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NCJ Number: 136417 Find in a Library
Title: Namibian Bill of Rights: Implications for the Promotion of Procedural and Substantive Justice in Criminal Cases
Journal: Criminal Law Forum  Volume:2  Issue:3  Dated:(Spring 1991)  Pages:569-605
Author(s): C Kahanovitz
Date Published: 1991
Page Count: 37
Type: Legislation/Policy Description
Format: Article
Language: English
Country: United States of America
Annotation: The Constitution of Namibia, which came into effect in March 1990, contains 25 articles; the Bill of Rights is considered to be a remarkable milestone in the struggle to promote human rights in southern Africa as the fundamental rights and freedoms entrenched in the Bill can never be repealed nor amended, even with the full consensus of the Parliament.
Abstract: The Namibian Bill of Rights is changing the role of the criminal lawyer even as it changes the structure of the country's courts. To date, there is no prescribed procedure for raising constitutional defenses in Namibia. Two concepts which could affect the judiciary's implementation of the Bill of Rights are discussed: the supremacy of the Constitution as the law of the land and the potential for constitutional decisions to create conflict with the legislative or executive branches of government. A brief commentary highlights certain aspects of the Bill of Rights: the duty of the courts, the respect for human dignity, punishment, equality before the law, ability to pay fines, arrest and detention, and the right to a speedy trial. Other issues which are covered include the relationship between the privilege against self-incrimination and the rights to privacy and to counsel, the admissibility of evidence, and confiscation of property. 1 appendix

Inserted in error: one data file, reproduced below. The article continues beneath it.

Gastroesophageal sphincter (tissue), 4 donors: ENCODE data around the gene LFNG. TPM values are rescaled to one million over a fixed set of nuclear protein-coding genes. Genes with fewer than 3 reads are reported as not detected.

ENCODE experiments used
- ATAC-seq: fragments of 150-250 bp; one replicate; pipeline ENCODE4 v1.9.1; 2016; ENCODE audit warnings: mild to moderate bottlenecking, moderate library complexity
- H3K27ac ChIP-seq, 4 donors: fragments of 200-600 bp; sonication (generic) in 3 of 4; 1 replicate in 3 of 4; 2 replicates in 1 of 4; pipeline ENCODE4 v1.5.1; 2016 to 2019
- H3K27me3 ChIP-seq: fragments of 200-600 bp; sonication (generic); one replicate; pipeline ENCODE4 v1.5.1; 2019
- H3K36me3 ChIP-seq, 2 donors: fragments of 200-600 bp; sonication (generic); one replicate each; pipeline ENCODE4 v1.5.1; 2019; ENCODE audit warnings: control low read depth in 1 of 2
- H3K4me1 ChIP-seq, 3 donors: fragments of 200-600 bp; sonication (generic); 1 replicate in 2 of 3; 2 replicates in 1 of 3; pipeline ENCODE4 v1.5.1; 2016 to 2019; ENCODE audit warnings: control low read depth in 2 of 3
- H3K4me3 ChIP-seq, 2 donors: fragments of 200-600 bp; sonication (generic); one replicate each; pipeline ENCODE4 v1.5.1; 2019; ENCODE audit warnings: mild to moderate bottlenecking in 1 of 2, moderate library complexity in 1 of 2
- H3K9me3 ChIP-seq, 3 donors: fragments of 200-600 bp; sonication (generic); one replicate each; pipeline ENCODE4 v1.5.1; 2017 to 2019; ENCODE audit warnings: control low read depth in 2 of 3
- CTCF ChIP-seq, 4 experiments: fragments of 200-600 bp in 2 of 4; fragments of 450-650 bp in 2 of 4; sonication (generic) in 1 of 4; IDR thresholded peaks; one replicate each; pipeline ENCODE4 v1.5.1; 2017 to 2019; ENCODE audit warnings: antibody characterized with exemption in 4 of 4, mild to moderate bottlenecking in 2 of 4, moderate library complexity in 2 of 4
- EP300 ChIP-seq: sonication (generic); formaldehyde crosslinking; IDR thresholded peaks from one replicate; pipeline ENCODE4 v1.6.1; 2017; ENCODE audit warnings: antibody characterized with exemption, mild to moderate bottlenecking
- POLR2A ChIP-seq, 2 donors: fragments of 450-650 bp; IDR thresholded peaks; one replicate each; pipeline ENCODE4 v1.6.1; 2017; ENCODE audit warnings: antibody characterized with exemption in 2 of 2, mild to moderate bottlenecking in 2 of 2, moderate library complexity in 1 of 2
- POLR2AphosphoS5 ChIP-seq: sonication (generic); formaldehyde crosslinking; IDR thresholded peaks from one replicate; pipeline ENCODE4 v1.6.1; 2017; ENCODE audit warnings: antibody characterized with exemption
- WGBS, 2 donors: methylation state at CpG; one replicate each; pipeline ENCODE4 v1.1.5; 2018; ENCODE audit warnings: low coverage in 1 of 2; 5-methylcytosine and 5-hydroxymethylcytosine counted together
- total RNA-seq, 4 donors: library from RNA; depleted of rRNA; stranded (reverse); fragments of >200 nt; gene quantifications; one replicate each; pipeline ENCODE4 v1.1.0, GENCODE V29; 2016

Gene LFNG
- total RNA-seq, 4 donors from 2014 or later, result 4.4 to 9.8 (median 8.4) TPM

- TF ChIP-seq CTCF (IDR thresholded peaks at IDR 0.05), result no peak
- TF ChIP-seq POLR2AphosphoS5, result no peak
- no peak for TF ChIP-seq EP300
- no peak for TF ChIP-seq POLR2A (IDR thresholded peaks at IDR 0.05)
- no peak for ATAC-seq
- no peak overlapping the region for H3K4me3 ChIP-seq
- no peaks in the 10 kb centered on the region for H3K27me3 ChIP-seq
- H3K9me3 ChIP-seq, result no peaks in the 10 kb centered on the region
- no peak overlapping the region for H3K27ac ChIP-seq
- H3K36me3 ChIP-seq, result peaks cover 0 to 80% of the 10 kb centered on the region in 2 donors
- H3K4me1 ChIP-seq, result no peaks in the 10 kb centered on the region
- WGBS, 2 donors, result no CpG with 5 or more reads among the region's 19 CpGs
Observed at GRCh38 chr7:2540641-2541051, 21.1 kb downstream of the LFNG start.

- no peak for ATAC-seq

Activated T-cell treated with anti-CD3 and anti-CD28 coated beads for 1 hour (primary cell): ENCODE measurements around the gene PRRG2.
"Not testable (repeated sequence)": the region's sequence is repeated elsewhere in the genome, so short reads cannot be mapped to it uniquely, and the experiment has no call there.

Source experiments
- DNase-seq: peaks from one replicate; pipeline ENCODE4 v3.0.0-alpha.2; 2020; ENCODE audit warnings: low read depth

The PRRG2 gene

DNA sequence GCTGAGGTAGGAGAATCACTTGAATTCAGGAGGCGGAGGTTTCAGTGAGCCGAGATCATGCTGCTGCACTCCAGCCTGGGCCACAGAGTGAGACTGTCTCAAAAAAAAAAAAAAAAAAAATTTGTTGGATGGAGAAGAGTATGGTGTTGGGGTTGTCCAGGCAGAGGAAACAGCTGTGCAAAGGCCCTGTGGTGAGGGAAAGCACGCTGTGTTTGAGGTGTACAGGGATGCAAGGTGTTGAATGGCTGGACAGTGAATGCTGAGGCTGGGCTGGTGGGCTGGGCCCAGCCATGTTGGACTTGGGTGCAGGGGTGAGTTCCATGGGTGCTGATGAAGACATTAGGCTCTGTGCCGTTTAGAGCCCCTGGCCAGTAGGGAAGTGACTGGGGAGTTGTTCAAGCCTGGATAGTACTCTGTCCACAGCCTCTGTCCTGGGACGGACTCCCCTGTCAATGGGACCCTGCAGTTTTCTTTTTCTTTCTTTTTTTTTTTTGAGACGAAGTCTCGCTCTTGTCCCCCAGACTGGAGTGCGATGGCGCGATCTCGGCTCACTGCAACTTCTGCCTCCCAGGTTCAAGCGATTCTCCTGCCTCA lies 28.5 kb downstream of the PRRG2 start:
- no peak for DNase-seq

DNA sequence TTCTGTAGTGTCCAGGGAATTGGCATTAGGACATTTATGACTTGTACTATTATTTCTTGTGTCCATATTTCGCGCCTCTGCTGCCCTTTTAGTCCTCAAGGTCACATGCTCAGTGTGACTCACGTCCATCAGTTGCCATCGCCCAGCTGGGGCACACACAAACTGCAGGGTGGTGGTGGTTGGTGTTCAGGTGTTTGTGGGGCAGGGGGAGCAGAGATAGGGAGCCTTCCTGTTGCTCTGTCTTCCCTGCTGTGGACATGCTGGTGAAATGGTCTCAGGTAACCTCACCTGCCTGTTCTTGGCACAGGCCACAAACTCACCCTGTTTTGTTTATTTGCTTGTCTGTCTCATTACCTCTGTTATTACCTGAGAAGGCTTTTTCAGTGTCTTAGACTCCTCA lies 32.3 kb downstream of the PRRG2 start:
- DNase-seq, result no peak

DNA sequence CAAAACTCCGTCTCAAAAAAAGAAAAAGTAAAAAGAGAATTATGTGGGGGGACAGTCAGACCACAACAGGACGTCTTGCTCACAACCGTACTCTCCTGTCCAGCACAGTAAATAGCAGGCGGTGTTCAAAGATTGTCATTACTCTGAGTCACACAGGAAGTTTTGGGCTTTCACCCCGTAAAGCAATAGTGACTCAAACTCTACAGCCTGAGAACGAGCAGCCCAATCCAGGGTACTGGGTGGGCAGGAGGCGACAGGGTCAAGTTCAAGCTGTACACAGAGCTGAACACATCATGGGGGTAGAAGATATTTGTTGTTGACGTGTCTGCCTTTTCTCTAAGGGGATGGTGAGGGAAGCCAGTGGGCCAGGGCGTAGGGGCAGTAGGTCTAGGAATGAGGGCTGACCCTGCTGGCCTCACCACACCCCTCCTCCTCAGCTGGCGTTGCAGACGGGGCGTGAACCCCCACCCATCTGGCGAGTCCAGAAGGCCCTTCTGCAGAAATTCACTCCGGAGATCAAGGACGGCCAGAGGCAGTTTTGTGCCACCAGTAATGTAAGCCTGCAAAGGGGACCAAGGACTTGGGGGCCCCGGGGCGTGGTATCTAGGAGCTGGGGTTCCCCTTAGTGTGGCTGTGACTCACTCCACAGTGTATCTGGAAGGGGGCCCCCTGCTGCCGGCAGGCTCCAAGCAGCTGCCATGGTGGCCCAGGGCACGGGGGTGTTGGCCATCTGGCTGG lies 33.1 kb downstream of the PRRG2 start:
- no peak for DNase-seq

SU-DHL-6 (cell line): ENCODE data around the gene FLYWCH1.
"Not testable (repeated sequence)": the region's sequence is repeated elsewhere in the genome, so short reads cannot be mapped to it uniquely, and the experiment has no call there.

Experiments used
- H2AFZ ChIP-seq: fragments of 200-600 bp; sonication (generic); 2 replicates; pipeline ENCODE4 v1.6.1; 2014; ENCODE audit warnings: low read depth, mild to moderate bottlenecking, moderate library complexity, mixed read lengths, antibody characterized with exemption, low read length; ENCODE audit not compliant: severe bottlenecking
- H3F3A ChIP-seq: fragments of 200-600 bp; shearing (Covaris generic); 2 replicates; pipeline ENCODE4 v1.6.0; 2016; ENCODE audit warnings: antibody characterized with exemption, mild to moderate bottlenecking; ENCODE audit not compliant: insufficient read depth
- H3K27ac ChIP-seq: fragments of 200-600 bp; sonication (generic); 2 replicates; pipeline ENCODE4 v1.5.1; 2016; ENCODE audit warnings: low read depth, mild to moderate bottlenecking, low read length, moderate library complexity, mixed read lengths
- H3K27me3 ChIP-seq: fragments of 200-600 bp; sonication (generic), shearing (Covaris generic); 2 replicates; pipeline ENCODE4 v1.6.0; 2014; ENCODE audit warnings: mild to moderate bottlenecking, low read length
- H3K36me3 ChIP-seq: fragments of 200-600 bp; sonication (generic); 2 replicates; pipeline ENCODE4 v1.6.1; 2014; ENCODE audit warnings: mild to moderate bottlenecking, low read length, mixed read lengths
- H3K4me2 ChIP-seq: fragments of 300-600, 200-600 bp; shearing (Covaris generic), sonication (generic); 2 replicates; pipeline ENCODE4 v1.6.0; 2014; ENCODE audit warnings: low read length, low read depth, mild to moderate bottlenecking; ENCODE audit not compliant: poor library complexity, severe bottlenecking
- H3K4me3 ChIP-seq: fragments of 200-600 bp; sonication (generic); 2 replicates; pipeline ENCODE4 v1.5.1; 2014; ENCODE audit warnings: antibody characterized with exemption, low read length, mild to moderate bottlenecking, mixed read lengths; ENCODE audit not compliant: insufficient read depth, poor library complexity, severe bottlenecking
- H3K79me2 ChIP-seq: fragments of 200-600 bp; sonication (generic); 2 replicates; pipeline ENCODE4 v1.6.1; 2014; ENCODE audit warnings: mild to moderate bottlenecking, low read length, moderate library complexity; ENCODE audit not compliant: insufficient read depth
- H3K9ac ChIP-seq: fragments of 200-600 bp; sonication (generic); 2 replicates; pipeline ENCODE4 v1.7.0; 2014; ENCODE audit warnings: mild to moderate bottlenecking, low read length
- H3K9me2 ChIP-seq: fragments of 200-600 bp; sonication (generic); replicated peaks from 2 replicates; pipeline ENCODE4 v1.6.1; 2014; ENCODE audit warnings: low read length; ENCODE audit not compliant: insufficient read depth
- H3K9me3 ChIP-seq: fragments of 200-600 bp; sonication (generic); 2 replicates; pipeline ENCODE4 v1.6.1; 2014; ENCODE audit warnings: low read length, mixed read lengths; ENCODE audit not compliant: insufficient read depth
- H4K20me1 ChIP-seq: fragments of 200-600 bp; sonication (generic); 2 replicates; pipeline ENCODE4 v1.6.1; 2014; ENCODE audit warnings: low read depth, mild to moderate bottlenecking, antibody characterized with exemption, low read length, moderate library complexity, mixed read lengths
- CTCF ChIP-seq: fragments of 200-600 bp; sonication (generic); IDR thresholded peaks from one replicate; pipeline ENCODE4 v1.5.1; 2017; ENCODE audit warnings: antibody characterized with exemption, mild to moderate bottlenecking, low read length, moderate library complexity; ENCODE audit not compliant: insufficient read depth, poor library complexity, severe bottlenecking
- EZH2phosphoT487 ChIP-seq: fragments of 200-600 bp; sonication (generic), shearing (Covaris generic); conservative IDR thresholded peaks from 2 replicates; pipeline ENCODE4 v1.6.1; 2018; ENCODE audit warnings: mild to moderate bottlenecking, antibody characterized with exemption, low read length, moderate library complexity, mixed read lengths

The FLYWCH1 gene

Main Term(s): Foreign laws; Human rights
Index Term(s): Criminal justice system reform; Southwest Africa
Note: Presented at a Society for the Reform of Criminal Law seminar, "Human Rights in the Administration of Criminal Justice in Southern Africa," Gaborone, Botswana, October 8-10, 1990.
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